The Bob Woodruff Foundation Gives More Than $1 Million To Help Injured Veterans At Home
NEW YORK, Jan. 14, 2013 /PRNewswire-USNewswire/ -- The Bob Woodruff Foundation today announced grants in the amount of more than $1 million to help injured veterans, family members and caregivers on the homefront. The grants will be distributed to 11 national and community-based nonprofits offering innovative solutions to deeply entrenched problems that can prevent post-9/11 injured service members from thriving once they return to civilian life.
"Americans understand that veterans with physical and hidden injuries struggle, even after they return to the love and support of their families and communities," said Bob Woodruff. "But there is good work being done to help them, and we want to put our money behind it." Woodruff co-founded the organization in 2006 with his family, whose own experiences inspired them to help ensure America's heroes have access to the high level of support and resources they deserve, for as long as they need it.
Anne Marie Dougherty, executive director of the Bob Woodruff Foundation, said the programs address a spectrum of challenges—education, employment, mental health, quality of life—confronting veterans. "The common denominator in the charitable investments we make is helping our injured service members rebuild their lives through meaningful activity."
Program grants include:
Student Veterans of America (SVA), Washington, D.C.
While many veterans are taking advantage of the GI Bill to further their education, their radically different life experiences can make a successful transition to campus life difficult. The Bob Woodruff Foundation is funding a pilot program to train upper-class veterans to assist newly arrived student veterans. The pilot, conducted by SVA in partnership with the University of Michigan, will help peer advisers on 10 college campuses identify veterans in need of intervention and recommend appropriate resources. Through this and other SVA initiatives, the Bob Woodruff Foundation is helping veterans make the transition from combat to college to careers.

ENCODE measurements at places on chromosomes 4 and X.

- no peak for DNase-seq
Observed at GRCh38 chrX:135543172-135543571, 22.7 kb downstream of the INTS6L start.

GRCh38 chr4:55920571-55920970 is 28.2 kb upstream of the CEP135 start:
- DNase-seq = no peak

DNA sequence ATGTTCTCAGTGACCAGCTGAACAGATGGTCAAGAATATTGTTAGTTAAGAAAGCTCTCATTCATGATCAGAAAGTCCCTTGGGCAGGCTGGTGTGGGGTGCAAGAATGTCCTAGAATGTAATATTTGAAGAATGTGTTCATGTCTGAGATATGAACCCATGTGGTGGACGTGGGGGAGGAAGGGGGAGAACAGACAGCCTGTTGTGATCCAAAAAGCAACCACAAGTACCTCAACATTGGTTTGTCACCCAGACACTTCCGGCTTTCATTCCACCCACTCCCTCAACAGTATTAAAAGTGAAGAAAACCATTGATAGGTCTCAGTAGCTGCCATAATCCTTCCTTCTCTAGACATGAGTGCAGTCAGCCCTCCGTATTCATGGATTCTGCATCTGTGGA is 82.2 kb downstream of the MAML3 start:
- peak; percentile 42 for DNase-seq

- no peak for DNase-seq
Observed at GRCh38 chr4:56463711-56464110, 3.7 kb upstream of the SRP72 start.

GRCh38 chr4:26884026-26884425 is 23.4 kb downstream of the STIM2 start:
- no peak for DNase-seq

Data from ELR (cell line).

100 Entrepreneurs Foundation, Stevensville, Md.
The 100 Entrepreneurs Foundation inspires, educates and mentors wounded warriors and family members who aspire to business ownership. The Bob Woodruff Foundation grant will allow 100 Entrepreneurs to expand its program beyond Walter Reed National Military Medical Center to Ft. Belvoir and, in partnership with SemperMax Support Fund, to service members with TBI.
Farmer-Veteran Coalition, Davis, Calif.
Many veterans hail from rural areas of America; others are drawn to rural locales to find a more serene and peaceful way of life. FVC introduces novice farmers to the fundamentals of farming practices and helps veterans with education costs and purchases of equipment and supplies for new and expanding farming operations. A grant from the Bob Woodruff Foundation will be used to conduct retreats for post-9/11 veterans pursuing careers in agriculture. A second grant will fund a dozen Farmer-Veteran Coalition fellowships. The recipients will be known as the Bob Woodruff Foundation Farmer-Veteran Fellows.